Today when we think of yoga, we mostly envision young adults with toned bodies, wearing spandex-type clothing, all standing on mats with bodies contorted in some unthinkable pose. I recently found an article entitled, “17 Best Images for Contortion and Yoga.” However, this common view of yoga is highly misleading.
Those who advocate yoga seem to use a similar philosophy as those who promote clothing – by only using models who are tall, thin, and attractive. Yet the truth is that individuals of all sizes and ages need clothing…and yoga.
I’ve been practicing yoga for over 10 years and in reality, yoga is practiced by all ages and by those with a wide range of body types. There are several diﬀerent methods of yoga, each designed for diﬀerent purposes. Two of the many types of yoga are Ashtanga Vanyasa and Hatha Yoga.
Ashtanga Vinyasa Yoga is among the most common styles of yoga being practiced today. This yoga style is a rigorous system of ‘yoga-based’ physical exercises. These exercises were specifically designed to build strength, flexibility, and stamina. This is quite evident in the practice, which consists of a set series of poses, which are usually performed in the same order. In this physically demanding type, yoga students move from one posture to the next in a continual flow, while at the same time linking movements to breath.
Hatha Yoga refers to a set of gentle physical exercises (known as asanas or postures) performed slowly, designed to align your skin, muscles, and bones. By creating balance in the poses, we develop balance of strength and flexibility. We also learn to balance our eﬀort and surrender in each pose. Students are asked to bring attention to the breath, which helps to still the fluctuations of the mind and be more present in the moment. The higher purpose of Hatha Yoga is to calm the body and mind, giving us awareness and control over our internal states and preparing one for meditation. Hatha yoga is a powerful tool for self-transformation.
People practice yoga for a number of reasons. A recent article in Yoga Journal stated that more than half of those who practice yoga regularly in the U.S report they do it for the purpose of physical fitness. Nearly 80% said they practice yoga for the relaxation. This month’s issue of the AARP Magazine has a “Special Health Section” devoted primarily to yoga, listing 21 of its health benefits. This year’s February edition of The Harvard Heart Letter stated, “Over all, people who took yoga classes saw improvements in a number of factors that aﬀect heart disease risk. They lost an average of five pounds, shaved five points oﬀ their blood pressure, and lowered their levels of harmful LDL cholesterol by 12 points.”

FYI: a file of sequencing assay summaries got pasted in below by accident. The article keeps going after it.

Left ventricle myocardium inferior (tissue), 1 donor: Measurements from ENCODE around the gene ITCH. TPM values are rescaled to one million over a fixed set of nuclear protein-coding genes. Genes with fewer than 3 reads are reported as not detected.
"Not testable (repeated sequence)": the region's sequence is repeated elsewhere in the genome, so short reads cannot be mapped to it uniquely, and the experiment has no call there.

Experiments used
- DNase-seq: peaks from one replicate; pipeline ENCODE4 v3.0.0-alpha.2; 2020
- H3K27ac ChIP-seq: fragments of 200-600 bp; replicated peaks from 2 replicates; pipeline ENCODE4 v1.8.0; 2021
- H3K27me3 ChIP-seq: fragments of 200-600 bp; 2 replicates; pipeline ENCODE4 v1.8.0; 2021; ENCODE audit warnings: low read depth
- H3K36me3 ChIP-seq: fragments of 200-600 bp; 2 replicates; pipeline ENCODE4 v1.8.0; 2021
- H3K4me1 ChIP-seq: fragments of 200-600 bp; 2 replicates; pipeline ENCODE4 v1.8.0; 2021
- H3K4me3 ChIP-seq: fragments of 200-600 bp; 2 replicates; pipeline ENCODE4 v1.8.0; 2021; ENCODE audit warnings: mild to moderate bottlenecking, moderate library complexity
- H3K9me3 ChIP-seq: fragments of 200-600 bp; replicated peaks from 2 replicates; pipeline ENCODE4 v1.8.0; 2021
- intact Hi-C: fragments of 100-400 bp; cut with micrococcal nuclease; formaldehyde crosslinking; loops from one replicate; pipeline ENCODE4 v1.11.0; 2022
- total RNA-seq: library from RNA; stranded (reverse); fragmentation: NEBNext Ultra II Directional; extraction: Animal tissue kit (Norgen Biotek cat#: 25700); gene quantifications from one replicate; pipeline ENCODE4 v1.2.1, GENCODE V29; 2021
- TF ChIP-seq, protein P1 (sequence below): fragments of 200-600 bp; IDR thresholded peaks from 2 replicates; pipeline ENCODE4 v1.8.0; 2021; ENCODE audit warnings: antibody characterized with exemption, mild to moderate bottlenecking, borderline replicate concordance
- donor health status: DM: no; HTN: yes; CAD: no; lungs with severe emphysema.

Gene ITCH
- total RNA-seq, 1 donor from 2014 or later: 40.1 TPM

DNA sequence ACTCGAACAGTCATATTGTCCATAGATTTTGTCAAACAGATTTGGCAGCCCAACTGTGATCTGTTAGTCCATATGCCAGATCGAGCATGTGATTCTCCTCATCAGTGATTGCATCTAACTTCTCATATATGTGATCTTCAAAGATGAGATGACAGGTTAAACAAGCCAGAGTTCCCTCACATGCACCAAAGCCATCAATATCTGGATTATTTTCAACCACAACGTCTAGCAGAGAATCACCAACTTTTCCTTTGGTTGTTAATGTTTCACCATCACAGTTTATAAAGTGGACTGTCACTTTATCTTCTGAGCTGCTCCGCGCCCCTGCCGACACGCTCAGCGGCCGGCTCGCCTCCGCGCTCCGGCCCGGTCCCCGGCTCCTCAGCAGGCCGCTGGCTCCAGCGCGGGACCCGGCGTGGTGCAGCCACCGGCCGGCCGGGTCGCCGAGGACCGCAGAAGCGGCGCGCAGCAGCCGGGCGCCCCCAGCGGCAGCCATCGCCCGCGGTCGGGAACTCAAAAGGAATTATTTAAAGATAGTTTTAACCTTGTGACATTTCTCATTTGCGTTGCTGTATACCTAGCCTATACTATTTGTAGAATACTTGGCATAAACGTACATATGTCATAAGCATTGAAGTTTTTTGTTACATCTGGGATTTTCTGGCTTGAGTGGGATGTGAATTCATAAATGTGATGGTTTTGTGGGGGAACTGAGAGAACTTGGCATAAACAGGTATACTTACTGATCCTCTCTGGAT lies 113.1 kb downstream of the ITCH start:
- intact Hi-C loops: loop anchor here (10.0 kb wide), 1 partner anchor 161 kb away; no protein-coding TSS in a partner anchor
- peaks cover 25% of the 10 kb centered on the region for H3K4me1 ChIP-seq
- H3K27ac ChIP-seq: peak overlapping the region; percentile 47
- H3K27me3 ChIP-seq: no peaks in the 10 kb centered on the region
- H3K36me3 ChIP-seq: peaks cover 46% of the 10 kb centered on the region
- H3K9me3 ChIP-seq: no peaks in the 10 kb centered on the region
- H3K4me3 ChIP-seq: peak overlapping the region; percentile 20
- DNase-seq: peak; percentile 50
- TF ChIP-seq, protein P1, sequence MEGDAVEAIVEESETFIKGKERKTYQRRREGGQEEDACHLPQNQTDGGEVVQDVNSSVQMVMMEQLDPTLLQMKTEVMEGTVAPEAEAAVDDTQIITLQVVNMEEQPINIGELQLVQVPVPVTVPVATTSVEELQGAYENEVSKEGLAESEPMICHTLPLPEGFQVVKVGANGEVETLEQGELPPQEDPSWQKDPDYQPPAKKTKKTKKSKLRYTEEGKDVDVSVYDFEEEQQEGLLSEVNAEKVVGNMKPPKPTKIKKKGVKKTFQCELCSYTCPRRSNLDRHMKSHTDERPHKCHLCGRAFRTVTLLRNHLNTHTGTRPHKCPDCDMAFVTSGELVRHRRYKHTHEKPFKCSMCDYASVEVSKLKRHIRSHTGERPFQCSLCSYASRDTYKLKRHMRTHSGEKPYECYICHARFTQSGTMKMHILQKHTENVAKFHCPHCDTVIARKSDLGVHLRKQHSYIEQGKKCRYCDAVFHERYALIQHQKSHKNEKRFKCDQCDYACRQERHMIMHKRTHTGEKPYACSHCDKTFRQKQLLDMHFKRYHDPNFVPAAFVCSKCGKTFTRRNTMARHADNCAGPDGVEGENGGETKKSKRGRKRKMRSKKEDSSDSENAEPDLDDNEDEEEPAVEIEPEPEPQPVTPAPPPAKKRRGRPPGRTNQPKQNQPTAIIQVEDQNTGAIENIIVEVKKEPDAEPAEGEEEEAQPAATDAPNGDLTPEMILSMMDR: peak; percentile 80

Another article in Yoga Journal, reported, “The health care world’s increased acceptance of yoga therapy is partly due to a significant body of clinical research that now documents yoga’s proven benefits for a range of health conditions, including back pain, anxiety, depression, and insomnia, as well as its ability to help reduce risk factors for cardiovascular disease and hypertension.”
Why is yoga so healthy for us? In general, yoga combines breath control, simple meditation, and body postures to achieve improved health, flexibility, and strength. An added benefit is a greater awareness of the mind’s ability to be quiet and the body’s ability to relax.
In our busy world we often overlook our need to be quiet. As we learn to calm our mind, our reaction to stress diminishes and our ability to manage our mood increases. A quiet mind can also enhance our spiritual awareness and lead to greater peace.
Stress has become a common ailment. The world we now live in tells us that happiness comes from achieving and attaining.
Therefore, we are constantly trying to do more and to get more. We have become conditioned to look outside ourselves for that which will bring us happiness. Yet most of us know intuitively that more things and more accomplishments will not fulfill that deep longing that is natural in all of us. We sense within ourselves that something about our lives could be better.
Our individual journey to find ultimate peace and happiness is diﬀerent for each individual. The one thing that we all have in common is that a quiet mind is more likely to help us find our way.
Yoga is an invaluable tool to improve our overall health and well-being and help us along life’s journey!